Information Landmine

"The Americans keep telling us how successful their system is. Then they remind us not to stray too far from our hotel at night." - An un-named EU trade representative quoted during international trade talks in Denver, Colorado, 1997.

Saturday, December 06, 2008

Are all asylum seekers in Britain here illegally?

Further to my post below, it seems appropriate to write a little bit more about asylum seekers. I have two reasons for doing so.
First, I can't let a comment like this one sit there without an answer, and I feel that the answer needs to be up here for anyone to read easily. Second, this is the kind of question that many representing asylum seekers try and fail to answer. Got to have a go then really haven't I...

So, the first answer is no. Asylum seeker is a legal right under international law - Article 14 in the UN Universal Declaration of Human Rights:

"Everyone has the right to seek and to enjoy in other countries asylum from persecution."

By definition, that means that there is no such thing as an illegal asylum seeker. In 2003, there was a Press Complaints Commission response to journalists using the term as it was considered 'inaccurate.'

Most anwers would end there. But the question that's being asked above doesn't really relate to legal definitions, which is why so many of the people who attempt to answer the question don't manage to do so. What people are really talking about, is whether anyone in fact, has a right to claim asylum in the UK given we are an island and said people must encounter several borders in the process of arriving into the UK.

This situation is protected against under the third country rule. Essentially this means that as an asylum seeker, you have to apply for asylum in the first safe country you reach, or you can and will be returned there. But people who are claiming asylum have are fleeing from harm or persecution, so that may not be easy to find either conventional routes or travel using real documents. Some people do put this in the hands of traffickers, and therefore have little control over where they end up. Others will jump on a ship or whatever and end up where they end up. Some (max 500 per year) are taken directly from refugee camps under a scheme called Gateway Protection Programme, under a UN/Home Office deal.

It's useful to remember, that in the UK we really don't get that many of the world's asylum seekers, the numbers hosted by neighbouring countries in the developing world are huge. It's something like 2% of that the UK takes in.

We need to stop thinking about immigration and asylum in the same context. Controlled migration from outside the EU, migration within the EU, and asylum are three very, very different issues, in terms of politics, economics, ethics and law. Migration for economic reasons is not the same as claiming asylum.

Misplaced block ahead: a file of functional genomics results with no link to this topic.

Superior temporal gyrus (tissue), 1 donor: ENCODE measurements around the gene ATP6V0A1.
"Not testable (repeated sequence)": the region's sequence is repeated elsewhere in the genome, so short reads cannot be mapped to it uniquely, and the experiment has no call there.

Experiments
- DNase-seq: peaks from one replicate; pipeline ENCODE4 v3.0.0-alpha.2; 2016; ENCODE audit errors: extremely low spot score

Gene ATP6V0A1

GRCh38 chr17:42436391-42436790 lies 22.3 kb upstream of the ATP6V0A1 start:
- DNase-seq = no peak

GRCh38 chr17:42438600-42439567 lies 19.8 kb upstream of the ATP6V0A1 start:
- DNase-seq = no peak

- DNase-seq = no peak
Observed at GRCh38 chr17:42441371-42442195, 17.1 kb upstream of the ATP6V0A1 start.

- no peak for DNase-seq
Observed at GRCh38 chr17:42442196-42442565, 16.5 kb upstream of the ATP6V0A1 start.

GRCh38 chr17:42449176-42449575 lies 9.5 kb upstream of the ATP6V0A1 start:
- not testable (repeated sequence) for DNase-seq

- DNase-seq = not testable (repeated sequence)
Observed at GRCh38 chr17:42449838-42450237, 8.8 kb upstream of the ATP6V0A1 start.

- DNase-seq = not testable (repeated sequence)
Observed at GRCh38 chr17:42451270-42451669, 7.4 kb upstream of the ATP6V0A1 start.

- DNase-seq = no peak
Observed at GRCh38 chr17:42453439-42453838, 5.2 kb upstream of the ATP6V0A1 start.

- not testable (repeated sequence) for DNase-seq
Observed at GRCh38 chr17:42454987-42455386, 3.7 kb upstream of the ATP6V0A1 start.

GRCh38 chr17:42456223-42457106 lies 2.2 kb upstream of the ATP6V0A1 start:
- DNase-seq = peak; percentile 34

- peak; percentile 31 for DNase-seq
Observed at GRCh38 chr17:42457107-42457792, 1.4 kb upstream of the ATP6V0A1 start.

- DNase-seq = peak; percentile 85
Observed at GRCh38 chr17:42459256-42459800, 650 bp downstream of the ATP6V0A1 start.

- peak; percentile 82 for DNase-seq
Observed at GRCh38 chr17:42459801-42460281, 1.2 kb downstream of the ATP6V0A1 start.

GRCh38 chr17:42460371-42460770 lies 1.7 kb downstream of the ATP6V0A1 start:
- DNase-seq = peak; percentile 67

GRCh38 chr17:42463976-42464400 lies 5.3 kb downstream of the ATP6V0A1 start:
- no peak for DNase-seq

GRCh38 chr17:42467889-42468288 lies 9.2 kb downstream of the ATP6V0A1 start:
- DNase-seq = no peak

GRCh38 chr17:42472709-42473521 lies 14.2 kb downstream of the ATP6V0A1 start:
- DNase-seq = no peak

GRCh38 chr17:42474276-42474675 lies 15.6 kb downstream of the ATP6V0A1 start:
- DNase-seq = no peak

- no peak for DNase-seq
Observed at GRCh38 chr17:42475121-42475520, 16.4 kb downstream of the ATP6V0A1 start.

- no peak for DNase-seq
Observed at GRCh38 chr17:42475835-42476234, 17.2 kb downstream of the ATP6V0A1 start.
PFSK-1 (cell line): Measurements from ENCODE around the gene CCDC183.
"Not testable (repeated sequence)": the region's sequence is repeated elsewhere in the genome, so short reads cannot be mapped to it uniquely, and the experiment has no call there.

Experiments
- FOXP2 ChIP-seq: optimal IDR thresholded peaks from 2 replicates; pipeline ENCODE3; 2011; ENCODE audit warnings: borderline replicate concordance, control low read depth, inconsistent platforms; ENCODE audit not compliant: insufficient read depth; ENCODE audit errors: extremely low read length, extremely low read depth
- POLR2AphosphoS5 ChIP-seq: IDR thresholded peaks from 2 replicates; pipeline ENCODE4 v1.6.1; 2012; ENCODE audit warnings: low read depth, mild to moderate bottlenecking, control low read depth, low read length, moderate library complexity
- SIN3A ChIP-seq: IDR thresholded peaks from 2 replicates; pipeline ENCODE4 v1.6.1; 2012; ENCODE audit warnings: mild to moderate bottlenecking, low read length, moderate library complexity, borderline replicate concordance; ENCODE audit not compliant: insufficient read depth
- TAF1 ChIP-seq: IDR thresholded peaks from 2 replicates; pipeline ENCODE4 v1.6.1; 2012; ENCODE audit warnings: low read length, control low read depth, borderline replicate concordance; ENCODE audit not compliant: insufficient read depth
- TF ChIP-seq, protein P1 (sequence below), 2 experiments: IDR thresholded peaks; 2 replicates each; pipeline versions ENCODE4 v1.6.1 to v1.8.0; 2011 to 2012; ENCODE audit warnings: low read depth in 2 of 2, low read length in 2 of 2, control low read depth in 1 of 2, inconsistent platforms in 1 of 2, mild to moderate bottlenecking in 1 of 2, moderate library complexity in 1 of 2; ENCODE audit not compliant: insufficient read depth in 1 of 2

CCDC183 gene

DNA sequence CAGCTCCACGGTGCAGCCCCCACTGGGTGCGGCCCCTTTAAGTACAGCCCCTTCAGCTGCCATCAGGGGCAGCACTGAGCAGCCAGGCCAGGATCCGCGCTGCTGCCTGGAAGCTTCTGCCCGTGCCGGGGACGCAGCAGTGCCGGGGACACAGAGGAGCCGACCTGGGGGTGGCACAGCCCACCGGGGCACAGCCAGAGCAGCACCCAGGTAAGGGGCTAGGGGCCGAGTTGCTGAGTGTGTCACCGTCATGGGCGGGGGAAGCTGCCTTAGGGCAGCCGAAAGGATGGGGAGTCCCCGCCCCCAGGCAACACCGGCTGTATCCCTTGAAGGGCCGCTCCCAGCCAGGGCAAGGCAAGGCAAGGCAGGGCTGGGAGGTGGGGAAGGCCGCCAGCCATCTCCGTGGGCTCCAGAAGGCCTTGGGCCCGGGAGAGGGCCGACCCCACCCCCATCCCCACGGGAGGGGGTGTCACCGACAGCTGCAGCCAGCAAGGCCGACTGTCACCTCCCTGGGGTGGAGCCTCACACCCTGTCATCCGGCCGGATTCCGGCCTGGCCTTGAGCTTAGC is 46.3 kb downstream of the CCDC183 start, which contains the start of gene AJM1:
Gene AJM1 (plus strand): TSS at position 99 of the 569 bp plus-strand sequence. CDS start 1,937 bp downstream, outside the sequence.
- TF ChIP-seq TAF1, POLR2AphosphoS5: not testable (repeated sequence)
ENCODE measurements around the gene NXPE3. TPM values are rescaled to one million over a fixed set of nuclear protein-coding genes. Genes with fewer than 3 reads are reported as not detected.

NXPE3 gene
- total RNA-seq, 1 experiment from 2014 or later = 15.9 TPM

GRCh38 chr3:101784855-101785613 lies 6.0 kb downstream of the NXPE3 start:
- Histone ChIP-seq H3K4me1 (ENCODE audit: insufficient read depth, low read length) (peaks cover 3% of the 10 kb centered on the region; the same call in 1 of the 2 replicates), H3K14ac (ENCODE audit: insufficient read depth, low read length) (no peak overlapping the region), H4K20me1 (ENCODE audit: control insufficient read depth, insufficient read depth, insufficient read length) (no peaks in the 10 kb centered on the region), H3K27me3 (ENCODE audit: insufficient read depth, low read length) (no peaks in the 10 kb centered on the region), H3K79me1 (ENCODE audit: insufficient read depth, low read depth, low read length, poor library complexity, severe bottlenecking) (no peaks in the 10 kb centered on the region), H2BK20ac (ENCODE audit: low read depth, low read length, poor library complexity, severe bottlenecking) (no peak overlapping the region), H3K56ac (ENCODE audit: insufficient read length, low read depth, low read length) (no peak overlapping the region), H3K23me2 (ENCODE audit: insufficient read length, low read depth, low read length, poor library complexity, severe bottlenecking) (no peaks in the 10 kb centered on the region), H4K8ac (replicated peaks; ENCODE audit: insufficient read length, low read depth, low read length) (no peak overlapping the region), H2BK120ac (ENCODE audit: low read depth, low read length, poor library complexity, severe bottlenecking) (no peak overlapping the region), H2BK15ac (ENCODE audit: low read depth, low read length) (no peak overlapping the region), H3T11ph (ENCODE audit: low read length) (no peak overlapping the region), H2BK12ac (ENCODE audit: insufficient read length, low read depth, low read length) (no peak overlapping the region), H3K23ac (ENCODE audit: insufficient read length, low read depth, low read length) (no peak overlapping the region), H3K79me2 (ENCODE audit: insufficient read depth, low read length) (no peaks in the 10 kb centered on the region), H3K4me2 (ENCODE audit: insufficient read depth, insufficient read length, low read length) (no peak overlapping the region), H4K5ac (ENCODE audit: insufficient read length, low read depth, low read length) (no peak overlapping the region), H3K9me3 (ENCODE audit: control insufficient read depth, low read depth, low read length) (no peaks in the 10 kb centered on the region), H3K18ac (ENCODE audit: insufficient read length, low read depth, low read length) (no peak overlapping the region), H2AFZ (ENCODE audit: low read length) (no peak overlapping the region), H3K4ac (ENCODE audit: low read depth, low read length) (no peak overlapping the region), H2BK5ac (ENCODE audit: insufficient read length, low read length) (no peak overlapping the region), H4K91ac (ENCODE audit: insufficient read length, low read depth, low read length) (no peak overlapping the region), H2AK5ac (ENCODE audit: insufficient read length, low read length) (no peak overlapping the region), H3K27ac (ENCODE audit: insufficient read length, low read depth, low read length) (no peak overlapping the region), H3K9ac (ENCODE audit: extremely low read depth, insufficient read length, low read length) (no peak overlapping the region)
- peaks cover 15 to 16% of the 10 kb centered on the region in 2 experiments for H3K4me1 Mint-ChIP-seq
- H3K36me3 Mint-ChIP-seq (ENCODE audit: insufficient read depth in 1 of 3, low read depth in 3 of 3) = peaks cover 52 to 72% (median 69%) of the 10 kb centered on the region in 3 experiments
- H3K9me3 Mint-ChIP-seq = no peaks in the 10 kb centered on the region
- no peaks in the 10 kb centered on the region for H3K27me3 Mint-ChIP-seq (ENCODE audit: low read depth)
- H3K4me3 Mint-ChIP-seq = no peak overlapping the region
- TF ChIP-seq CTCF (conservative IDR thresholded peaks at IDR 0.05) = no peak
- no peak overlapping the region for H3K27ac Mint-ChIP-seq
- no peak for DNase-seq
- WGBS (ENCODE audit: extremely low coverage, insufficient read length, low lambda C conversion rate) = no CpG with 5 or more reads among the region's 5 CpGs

So right now, let's take asylum. Assuming that this issue just keeps on coming up (which you know, given that I write on this blog, it will) then let me for the first time present an argument that I will doubtless return to time and time again:

Just say for a minute that you and your family were at risk from harm, from persecution, thought that you might die. If you thought you were in danger, real danger, would you stand up, carry on and hope for the best? Or would you try to escape? To run? To remove yourself from the dangerous situation?

These situations, are so often analysed and talked about from a western perspective. When you've never had to worry about infringement of a particular human right, you tend not to hold it in such high regard. I'm not sure people would have the same attitude if it were them, in their country who was at risk. Wouldn't we want, expect, someone to take us in?

Well I would. And where would I go? I'd go wherever I thought I would be most safe. And somewhere I thought I could live a reasonable life, possibly try and continue the work I'd been doing that caused me to flee in the first place (assuming of course that it was my political leanings and not my ginger hair that was the reason for my need to seek asylum elsewhere). If I could speak the language and knew something of the culture, then probably that would be an advantage too. Or maybe I've never been anywhere and I just know the name of a country where there is freedom and democracy and the government don't try to have you killed when you speak out against them or because you're a particular religion, sexuality or ethnic group?
I might aim for one place, that's kind of reasonable I think. And yea, if I couldn't get there, then I'd just run, just go anywhere.

I've never met an asylum seeker who hasn't told me that given the choice, they'd rather be at home.
But when your life is in danger, that choice isn't always there.


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